Dussehra is one of the major religious festivals celebrated by hindus all over India. Dussehra marks the ending of the nine-day worship of Godess Durga (called Devi Navratri - nine nights in the worship of Devi). It is also called as Vijaya Dasami which means the tenth day of victory. It is said that on this day Rama triumphs in the battle against the demon Ravana. The legendary triumph is reenacted on this day across India by burning huge effigies of Ravana. Also legend has it that on this day, Maa Durga in the form of Kali killed Mahishasura, the bull headed demon. An other legend has it that on this very day, Arjuna wins the battle against kauravas in an attempt to protect the kettle of King Virata. Thus the festival, in general, marks the victory of good over evil.
Bengalis celebrate this festival as a part of their main festival Durga Puja and the Kali puja celebrations held in Kolkata are very popular. This day marks the end of Durga Punja celebration, the the nine-day worship collectively referred to as 'Navratri'. The festival is dedicated to Mother Goddess Shakti who incarnated in the form of Goddess Durga, a combined manifestation of the divine energies of the Holy Trinity - Brahma, Vishnu and Mahesh and all the other devatas, when they summoned her to kill the mighty demon known as Mahishasur and free the world from his terror. On this day, the idols of Goddess Durga are finally immersed into water after the nine days of festivities. It is said that the people of the earth here adopted Durga as the daughter and thus, she visits the home of her parents every year during the last four days of Navratri along with her sons Ganesha and Kartikeya and daughters Lakshmi and Saraswati. She finally leaves for her husband's place on the Vijayadashmi day.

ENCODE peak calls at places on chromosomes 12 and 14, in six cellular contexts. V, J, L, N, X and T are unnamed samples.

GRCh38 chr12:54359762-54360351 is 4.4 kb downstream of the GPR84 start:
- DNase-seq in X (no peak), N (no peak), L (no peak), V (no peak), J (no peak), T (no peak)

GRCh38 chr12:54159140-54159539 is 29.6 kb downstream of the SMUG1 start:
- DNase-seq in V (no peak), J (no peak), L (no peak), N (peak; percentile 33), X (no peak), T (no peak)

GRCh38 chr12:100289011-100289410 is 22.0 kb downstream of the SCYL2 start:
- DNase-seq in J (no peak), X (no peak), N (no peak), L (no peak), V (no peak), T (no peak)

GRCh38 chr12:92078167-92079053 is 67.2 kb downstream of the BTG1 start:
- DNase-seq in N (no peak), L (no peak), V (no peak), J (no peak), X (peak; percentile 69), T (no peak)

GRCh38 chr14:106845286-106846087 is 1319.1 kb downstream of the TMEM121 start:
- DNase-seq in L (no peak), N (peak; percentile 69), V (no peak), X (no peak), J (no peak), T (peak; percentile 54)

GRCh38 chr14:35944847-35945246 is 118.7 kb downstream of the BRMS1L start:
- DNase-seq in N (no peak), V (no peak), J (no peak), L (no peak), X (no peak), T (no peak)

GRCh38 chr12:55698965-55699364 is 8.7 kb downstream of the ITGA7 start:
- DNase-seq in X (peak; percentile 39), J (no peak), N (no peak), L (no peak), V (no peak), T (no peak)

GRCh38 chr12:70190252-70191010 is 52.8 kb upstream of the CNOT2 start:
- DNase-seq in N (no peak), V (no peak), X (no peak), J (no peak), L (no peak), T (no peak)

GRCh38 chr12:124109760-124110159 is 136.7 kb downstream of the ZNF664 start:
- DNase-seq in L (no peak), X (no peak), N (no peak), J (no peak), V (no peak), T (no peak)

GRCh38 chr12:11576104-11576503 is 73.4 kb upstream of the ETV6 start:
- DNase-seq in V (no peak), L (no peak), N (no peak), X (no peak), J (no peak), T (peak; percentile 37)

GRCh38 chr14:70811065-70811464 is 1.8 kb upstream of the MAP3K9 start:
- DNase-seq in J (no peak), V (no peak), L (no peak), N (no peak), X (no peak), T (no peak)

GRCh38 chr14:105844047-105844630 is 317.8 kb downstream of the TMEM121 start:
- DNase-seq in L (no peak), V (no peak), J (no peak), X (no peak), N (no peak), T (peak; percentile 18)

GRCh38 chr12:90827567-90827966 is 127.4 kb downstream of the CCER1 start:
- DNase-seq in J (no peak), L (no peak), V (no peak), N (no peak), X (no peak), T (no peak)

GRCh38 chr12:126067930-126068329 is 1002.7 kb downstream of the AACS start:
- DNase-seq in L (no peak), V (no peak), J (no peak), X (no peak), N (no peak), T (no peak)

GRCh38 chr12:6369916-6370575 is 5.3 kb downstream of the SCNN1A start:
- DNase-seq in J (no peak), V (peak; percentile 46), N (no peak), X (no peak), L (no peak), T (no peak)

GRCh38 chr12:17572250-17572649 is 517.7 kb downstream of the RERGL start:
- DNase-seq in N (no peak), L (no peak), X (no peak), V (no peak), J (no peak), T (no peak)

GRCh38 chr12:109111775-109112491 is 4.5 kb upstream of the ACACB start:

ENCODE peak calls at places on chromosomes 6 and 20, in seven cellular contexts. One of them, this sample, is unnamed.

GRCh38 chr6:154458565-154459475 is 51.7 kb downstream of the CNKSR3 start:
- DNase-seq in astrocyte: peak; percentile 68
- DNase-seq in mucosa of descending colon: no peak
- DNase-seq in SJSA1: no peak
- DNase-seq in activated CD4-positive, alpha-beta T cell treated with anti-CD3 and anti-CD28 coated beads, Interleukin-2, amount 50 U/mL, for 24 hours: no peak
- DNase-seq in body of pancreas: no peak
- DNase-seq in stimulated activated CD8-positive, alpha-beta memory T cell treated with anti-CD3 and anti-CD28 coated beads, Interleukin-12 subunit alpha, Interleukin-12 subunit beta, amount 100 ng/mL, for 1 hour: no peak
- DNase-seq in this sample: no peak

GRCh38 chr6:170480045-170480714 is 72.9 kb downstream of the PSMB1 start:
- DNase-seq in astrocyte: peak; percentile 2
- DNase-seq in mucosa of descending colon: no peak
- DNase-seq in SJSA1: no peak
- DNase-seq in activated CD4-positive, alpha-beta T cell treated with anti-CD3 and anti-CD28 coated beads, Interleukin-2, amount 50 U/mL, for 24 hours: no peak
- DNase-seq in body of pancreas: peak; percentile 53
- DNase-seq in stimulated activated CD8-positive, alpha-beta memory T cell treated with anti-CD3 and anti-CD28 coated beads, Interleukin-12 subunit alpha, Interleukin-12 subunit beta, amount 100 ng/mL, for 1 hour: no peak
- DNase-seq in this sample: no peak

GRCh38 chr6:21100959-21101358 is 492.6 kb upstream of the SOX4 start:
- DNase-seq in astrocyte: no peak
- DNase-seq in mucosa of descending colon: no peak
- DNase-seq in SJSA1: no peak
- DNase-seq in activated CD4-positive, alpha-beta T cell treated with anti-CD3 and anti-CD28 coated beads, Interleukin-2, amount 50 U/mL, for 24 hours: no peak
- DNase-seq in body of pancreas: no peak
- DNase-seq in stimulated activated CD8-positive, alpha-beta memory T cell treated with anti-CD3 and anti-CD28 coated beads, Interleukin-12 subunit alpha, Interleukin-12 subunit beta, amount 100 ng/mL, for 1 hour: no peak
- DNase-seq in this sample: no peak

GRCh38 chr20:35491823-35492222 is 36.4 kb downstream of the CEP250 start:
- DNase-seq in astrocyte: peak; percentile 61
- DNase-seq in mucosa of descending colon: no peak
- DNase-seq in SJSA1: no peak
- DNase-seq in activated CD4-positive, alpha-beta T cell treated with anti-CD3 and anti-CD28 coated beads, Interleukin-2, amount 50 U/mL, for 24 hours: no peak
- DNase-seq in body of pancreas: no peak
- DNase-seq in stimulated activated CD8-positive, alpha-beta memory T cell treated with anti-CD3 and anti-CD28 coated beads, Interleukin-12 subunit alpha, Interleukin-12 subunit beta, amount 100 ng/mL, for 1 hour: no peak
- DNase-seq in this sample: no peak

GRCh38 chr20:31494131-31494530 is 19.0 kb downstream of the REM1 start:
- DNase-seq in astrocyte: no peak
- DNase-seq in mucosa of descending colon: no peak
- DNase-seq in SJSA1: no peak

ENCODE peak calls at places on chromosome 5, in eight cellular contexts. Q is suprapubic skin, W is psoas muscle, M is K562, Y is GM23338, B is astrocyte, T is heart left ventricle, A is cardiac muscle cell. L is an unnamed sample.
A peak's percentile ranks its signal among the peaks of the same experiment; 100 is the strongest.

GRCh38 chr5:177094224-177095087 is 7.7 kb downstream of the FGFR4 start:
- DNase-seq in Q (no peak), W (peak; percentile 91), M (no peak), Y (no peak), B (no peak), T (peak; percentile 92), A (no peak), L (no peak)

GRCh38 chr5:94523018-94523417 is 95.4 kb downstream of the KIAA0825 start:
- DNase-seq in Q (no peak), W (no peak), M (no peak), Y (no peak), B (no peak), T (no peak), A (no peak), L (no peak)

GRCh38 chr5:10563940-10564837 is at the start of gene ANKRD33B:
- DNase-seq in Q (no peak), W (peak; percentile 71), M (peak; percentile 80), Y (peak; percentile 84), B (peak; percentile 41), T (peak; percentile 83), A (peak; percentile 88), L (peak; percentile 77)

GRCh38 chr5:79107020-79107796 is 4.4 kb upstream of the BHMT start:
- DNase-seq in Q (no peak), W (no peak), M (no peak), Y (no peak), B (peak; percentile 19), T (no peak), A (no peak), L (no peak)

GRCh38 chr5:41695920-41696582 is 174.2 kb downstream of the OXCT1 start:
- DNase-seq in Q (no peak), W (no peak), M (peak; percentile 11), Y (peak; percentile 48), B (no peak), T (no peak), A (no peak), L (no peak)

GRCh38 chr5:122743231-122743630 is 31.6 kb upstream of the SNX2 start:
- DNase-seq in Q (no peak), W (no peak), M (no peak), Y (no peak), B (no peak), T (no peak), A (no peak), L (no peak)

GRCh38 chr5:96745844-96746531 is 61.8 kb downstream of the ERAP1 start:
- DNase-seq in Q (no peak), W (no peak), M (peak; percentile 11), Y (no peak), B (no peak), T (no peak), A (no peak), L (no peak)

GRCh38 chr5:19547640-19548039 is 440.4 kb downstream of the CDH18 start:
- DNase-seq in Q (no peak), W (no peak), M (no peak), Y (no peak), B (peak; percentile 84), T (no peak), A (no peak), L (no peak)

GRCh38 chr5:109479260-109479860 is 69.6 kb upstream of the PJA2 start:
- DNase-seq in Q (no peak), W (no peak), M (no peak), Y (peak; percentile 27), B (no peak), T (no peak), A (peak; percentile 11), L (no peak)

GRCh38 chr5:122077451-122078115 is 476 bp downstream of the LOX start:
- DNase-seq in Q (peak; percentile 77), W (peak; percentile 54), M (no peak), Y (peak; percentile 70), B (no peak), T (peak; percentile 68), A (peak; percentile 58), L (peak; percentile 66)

Legend of the Shami Tree
There is another and little-known legend associated with this festival, one associated with the Mahabharata. For reasons impossible to delineate here, the Pandavas underwent a period of exile, being 12 years of dwelling in the forest followed by a year of exile incognito. Disguise being indispensable during the latter period, the Pandavas found it necessary to lay aside, for the length of that year, the many divine and distinctive weapons that they possessed#. These they secreted in a 'Shami' tree in the vicinity* of their chosen place of incognito residence. At the end of a year, they returned to the spot, found their weaponry intact, and worshipped in thanksgiving both the Shami tree and the Goddess Durga, presiding deity of strength and victory. Meanwhile, the Kauravas had invaded that area, suspecting the residence of the Pandavas there. Upon finishing their devotions, the Pandavas made straight to battle, and won the contest comprehensively. The day that all these events occurred on has since been known as "Vijayadashami", where "Vijaya" is the Sanskrit word for "Victory".